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Oh, that liberal media


11 Responses to “Oh, that liberal media”

  1. tgirsch Says:

    Huh, that’s funny. If the “lack of a link” was only pertinent to 9/11, then why did the Commission’s Roemer(D) and Thompson(R) go on national television last night and say that the finding was not specific to 9/11?

    ROEMER: Well, first of all, I’d just say that if the vice president knows something that’s valuable to us with respect to al Qaeda and Iraq, I hope he would share it with us, or I hope we would agree to talk with him again.

    He was generous to spend three hours and 40 minutes with us and the president in the Oval Office. If we need to get to the bottom of this more, maybe we should spend some more time together.

    Listen, Wolf, two or three important points on this. And it’s important to be very precise with the language. One, our report concludes that there is no credible evidence that Iraq and al Qaeda cooperated on attacks against the United States, in the general terminology here, attacks. [Emphasis mine. Get that? No cooperation at all on any attacks against the US.]

    Two, we saw no specific evidence of cooperation on 9/11.

    Three, we looked specifically at the 1994 Sudan meeting, and we found that there was a meeting eventually but it did not result in any more than a tie but no cooperation. Nothing, no attack resulted as a consequence of that. [No cooperation resulted from the Sudan meeting.]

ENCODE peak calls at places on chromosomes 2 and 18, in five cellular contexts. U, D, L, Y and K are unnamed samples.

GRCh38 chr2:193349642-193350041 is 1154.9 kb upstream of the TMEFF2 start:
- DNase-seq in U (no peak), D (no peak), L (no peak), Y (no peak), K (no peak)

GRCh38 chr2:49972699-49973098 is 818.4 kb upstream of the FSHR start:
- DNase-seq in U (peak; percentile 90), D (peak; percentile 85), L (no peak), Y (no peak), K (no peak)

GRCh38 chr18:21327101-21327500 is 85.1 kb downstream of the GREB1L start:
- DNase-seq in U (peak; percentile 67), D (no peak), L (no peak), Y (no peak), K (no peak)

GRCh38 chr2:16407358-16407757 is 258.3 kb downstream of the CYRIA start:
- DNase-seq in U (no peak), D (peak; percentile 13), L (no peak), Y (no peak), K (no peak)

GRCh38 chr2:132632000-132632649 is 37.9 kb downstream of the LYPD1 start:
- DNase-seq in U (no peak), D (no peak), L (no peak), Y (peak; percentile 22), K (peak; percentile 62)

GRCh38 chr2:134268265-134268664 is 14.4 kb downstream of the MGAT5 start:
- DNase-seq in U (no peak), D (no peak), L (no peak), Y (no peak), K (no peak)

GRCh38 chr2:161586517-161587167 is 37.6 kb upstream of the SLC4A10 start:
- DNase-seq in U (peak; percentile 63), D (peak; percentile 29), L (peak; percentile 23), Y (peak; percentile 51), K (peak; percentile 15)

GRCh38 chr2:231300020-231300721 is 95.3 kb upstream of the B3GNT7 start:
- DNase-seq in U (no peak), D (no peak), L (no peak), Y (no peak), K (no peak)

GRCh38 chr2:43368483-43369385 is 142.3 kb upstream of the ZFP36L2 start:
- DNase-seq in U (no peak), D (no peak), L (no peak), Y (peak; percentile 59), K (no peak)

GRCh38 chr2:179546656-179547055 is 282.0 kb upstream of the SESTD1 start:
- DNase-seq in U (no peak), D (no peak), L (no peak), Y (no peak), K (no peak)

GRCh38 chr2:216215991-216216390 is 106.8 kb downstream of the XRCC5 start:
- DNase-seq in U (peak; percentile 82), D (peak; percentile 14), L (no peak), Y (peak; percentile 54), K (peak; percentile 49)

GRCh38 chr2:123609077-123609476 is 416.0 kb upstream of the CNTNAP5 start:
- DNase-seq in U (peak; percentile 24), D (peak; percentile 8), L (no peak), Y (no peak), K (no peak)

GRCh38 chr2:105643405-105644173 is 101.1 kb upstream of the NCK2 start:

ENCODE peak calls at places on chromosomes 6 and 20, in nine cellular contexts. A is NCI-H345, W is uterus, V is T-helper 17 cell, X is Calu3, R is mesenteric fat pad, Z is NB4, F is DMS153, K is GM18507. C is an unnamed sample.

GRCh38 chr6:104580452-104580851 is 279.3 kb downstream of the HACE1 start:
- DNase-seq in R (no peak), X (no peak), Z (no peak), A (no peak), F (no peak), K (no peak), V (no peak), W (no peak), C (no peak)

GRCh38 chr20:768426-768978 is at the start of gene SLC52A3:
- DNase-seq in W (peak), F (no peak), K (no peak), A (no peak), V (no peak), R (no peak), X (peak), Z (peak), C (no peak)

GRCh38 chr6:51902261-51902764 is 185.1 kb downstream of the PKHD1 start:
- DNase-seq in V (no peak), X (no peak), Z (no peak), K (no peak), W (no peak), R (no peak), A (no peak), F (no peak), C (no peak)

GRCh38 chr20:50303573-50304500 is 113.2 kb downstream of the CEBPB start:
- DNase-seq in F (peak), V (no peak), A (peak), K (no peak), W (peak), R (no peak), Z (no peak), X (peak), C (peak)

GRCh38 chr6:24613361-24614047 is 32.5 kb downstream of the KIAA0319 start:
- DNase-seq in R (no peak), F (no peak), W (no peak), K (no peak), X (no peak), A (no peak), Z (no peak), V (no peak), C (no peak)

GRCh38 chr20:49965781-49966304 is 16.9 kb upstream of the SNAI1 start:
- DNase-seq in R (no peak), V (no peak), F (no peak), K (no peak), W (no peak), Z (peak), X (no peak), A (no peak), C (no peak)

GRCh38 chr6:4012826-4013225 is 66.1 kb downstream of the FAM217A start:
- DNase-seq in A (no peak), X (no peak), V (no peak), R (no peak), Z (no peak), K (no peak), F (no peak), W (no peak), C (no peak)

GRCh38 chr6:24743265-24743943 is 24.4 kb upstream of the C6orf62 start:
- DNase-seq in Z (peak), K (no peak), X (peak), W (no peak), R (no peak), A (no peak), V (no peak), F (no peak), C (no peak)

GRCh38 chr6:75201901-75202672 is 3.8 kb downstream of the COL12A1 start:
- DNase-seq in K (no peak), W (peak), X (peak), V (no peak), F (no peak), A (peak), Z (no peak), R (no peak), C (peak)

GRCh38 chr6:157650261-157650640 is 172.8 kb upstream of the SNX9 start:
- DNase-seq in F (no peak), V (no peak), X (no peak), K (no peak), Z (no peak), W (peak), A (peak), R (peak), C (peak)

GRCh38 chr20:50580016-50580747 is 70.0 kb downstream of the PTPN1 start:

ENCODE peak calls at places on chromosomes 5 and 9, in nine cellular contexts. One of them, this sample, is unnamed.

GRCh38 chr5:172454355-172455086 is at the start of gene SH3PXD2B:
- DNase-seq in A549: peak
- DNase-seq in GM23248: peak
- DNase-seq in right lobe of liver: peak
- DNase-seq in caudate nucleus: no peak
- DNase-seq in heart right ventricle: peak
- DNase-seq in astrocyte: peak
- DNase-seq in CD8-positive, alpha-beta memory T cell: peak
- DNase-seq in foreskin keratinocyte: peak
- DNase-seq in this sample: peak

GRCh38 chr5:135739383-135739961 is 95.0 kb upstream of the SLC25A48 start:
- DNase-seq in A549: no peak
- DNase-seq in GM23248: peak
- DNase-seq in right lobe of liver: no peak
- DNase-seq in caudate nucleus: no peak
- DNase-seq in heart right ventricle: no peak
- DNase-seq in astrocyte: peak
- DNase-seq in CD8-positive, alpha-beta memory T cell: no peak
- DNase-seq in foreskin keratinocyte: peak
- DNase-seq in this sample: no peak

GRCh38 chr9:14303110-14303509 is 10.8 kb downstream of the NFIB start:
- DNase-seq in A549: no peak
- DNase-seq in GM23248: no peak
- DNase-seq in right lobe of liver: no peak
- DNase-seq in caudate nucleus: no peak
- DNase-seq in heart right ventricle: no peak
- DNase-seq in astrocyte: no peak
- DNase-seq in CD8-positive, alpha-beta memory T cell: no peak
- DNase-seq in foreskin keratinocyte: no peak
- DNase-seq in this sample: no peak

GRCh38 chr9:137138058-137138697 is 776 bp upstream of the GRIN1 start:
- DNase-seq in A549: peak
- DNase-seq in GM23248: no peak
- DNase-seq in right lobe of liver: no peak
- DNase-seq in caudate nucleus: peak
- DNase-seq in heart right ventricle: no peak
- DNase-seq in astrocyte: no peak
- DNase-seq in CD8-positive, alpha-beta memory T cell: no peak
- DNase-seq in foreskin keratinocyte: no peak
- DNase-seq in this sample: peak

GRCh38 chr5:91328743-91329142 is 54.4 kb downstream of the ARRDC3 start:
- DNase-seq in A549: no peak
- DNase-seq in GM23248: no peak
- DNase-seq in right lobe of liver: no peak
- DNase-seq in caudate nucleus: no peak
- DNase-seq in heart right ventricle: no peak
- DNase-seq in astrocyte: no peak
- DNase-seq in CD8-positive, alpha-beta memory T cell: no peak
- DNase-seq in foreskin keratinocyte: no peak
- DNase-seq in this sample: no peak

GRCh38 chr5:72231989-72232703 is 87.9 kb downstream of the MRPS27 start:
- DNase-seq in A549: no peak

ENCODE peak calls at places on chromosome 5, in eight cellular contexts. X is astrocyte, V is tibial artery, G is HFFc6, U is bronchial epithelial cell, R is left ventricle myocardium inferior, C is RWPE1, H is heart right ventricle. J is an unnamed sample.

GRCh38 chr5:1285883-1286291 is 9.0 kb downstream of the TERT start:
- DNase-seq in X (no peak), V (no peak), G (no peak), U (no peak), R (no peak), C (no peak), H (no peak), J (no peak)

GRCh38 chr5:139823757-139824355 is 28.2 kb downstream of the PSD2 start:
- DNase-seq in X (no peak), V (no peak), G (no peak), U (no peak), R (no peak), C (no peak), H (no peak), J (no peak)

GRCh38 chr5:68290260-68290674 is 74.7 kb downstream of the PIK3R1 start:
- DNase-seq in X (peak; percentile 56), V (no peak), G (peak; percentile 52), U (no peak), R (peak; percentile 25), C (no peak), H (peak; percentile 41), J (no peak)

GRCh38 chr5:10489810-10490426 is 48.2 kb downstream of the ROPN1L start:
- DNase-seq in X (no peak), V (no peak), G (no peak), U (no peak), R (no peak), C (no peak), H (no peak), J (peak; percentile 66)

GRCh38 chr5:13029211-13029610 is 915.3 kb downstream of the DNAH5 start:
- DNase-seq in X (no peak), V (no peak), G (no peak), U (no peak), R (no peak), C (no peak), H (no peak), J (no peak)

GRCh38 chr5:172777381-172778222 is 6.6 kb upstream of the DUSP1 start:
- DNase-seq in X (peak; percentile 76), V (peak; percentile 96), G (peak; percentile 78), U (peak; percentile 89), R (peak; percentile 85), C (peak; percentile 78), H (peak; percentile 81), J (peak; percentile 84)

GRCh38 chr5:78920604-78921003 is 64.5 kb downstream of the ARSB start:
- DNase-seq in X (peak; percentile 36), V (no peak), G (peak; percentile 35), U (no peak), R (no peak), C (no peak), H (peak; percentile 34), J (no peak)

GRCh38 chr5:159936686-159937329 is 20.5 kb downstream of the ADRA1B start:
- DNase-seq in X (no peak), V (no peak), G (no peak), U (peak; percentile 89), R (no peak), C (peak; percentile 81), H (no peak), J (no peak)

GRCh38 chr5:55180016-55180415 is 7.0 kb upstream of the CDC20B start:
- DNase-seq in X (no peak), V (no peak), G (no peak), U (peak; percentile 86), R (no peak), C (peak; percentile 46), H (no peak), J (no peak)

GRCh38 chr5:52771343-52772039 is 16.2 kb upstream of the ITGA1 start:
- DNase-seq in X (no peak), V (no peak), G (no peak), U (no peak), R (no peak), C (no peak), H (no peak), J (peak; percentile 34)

And lastly, we looked at a meeting between Atta and an intelligence officer from the Iraqi government that reportedly took place in Prague in 2001, April 9th. We could not find evidence that that meeting took place.

    BLITZER: And we’ll get to that in a moment.

    But, Governor Thompson, John Lehman, one of your colleagues from the 9/11 Commission, said on “Meet the Press” today that new information has come to him and to the commission since you completed your staff report, suggesting that a very prominent member of al Qaeda served as an officer in Saddam Hussein’s army, a lieutenant colonel specifically.

    Do you know anything about this?

    THOMPSON: Well, I don’t think it’s appropriate for us to talk about things that have come before the commission that haven’t been publicly released yet or that we haven’t had a chance to fully investigate or question.

    But I will agree with Tim Roemer. Look, both the White House, Bush, and Cheney, and the commission have said no evidence that al Qaeda and Hussein got together to attack the United States. We have no evidence, and we said so, that there was cooperation between them.

    Sorry folks, but they make it quite clear that the scope of their “no cooperation” finding goes well beyond the 9/11 attacks. And for God’s sake, will conservatives finally stop touting the many-times-debunked “Prague meeting?” No, probably not; Let’s not let facts get in the way of our preconceived notions, right? Even NewsMax backed off the Prague thing, and bloggers still bring it up a lot…

  2. tgirsch Says:

    Egad, sorry about the formatting. Apparently your new comments thingy doesn’t recognize the p tag.

  3. SayUncle Says:

    So, not connected to terror turns into did not cooperate in attacks.


  4. Thibodeaux Says:

    Way to beat that strawman, Girsch. In the meantime, perhaps you can explain THIS:

    “Were there contacts between al-Qaida and Iraq? Yes. Some of them were shadowy, but they were there,” [9/11] commission Chair Thomas Kean told reporters on Thursday.

  5. tgirsch Says:

    In the meantime, perhaps you can explain THIS:

    Why should I have to explain it, when the commission already has? They acknowledge that contacts were made, most of them a decade ago, and that nothing came of them. What’s to explain?